Mike Gittleson was the Director of Strength & Conditioning at the University of Michigan for 30 years and was a part of 15 Football Championships in that time. He explains that the first rule of Manual Resistance is to make sure the athletes know the rules.

In or around 1979 Dan Riley introduced Manual Resistance to America, at the National Strength Coaches convention. Dan Riley is the best. Dan was then the Head Strength Coach at Penn State University. He was was also the Head Strength Coach at the Washington Redskins, the Houston Texans, and West Point. While with the Redskins, Riley served as an integral part of three Super Bowl Champions, and four NFC Championships. While at Penn State they competed for the National Championship in the Sugar Bowl.

Dan and I went to high school together and began our lifting careers out of the same local gym.

 After the National Conference I began teaching Manual Resistance to our athletes, and the kids, and high schools coaches in the midwestern United States.

I quickly learned that it wasn't if I knew the rules of Manual Resistance training, it was if they knew the rules. Every preseason, every postseason, every winter, every post-winter, and every summer we reviewed the rules of Manual Resistance.

 

 1). Make sure you and your spotter know and understand the rules.

 2). The Lifter begins each exercise with the goal of 6-8 reps. This requires pacing, in other words, the first repetition is not an all out effort. The effort must be increasing for every subsequent repetition.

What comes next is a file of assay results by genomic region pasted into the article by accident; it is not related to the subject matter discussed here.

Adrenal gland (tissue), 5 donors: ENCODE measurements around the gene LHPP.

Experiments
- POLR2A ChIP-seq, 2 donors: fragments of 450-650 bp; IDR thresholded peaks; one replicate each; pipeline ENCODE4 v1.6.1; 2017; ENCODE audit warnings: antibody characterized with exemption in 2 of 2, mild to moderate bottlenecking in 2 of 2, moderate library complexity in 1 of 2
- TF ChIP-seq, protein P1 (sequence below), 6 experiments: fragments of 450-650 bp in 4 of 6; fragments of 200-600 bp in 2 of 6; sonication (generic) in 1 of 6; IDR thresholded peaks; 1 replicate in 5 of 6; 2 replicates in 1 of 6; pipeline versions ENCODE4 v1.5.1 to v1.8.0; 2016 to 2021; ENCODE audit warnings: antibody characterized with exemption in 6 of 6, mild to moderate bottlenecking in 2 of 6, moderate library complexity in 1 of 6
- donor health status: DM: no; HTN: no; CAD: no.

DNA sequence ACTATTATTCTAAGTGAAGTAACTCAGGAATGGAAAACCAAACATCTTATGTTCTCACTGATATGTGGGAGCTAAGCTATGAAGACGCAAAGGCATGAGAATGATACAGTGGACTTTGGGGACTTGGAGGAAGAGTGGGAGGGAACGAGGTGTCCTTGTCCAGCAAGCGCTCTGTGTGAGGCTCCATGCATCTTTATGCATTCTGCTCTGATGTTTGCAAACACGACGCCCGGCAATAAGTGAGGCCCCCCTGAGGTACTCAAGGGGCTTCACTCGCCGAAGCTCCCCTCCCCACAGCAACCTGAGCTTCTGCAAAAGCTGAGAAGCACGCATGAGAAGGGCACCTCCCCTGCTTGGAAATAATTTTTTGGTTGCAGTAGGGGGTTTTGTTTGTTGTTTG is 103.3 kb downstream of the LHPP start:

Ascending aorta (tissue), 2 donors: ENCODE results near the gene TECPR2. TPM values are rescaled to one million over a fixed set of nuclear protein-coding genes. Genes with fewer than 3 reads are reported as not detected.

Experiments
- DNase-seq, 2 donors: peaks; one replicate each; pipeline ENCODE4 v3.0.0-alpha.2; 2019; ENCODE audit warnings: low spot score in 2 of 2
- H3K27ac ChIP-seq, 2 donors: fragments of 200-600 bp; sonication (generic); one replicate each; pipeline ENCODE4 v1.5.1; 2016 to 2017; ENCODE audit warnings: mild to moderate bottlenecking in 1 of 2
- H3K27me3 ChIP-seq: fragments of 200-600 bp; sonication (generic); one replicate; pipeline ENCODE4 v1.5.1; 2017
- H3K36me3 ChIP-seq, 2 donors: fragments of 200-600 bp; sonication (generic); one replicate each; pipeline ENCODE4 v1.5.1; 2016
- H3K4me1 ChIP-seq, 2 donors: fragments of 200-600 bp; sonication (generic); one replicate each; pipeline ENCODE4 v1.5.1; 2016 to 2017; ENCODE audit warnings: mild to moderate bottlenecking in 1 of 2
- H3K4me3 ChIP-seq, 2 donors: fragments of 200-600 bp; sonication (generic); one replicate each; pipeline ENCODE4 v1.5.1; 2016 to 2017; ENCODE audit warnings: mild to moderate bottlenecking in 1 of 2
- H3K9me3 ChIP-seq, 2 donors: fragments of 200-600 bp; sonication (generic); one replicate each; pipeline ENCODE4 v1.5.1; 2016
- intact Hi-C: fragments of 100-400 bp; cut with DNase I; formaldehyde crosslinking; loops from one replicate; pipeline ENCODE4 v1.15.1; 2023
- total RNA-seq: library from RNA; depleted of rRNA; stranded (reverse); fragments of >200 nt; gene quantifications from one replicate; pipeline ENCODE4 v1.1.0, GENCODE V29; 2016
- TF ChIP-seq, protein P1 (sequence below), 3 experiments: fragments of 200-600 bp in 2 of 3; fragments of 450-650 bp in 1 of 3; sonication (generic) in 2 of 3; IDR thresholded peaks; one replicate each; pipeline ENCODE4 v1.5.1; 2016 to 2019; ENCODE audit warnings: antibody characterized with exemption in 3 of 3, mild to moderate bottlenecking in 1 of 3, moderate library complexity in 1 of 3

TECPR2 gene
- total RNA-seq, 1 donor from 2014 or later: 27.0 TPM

2a). The Spotter should allow the lifter to perform each repetition at the same pace or speed of movement. This will require different amounts of pressure by the spotter during the rep ( because of leverage). The lifter will feel as though the resistance is similar at all joint angles (the resistance will feel smooth).

3). The lowering phase of every repetition should be slower than the raising phase. A guide in learning manual resistance is raise the involved limbs up in 1-2 seconds or at a 1-2 count and lower them in 4-5 seconds or at a 4 or 5 count.

3a). The Spotter must make sure that they feel more force by the lifter during the lowering phase of each repetition.

4). The Lifter should continually contract their target musculature during the raising phase and the lowering phase of every repetition.

4a). The Spotter must give feedback to the lifter to ensure there is always a constant contraction on every repetition performed. The spotter should identify any relaxation or loss of force by the lifter during the movement.

5). The Lifter should pause with pressure against the spotter's resistance at the top of every movement. Pausing with pressure and no relaxation is extremely difficult.

5a). The Spotter should insure the lifter is applying force at the top of the movement. The spotter must feel if the lifter is relaxing. The spotter must ease slowly into the lowering phase of the exercise. Slowly easing into the lowering phase or decent is extremely important.

 

Manual Resisitance was great 30 some odd years ago. Of course technology has allowed most of us to step away from it and build great weight rooms.

 

The issues you must keep in mind if Manual Resistance is an integral part of your program are:

1. Make sure your athletes no the rules and are motivated to train as well as coach.

2. Make sure all clean their hands.

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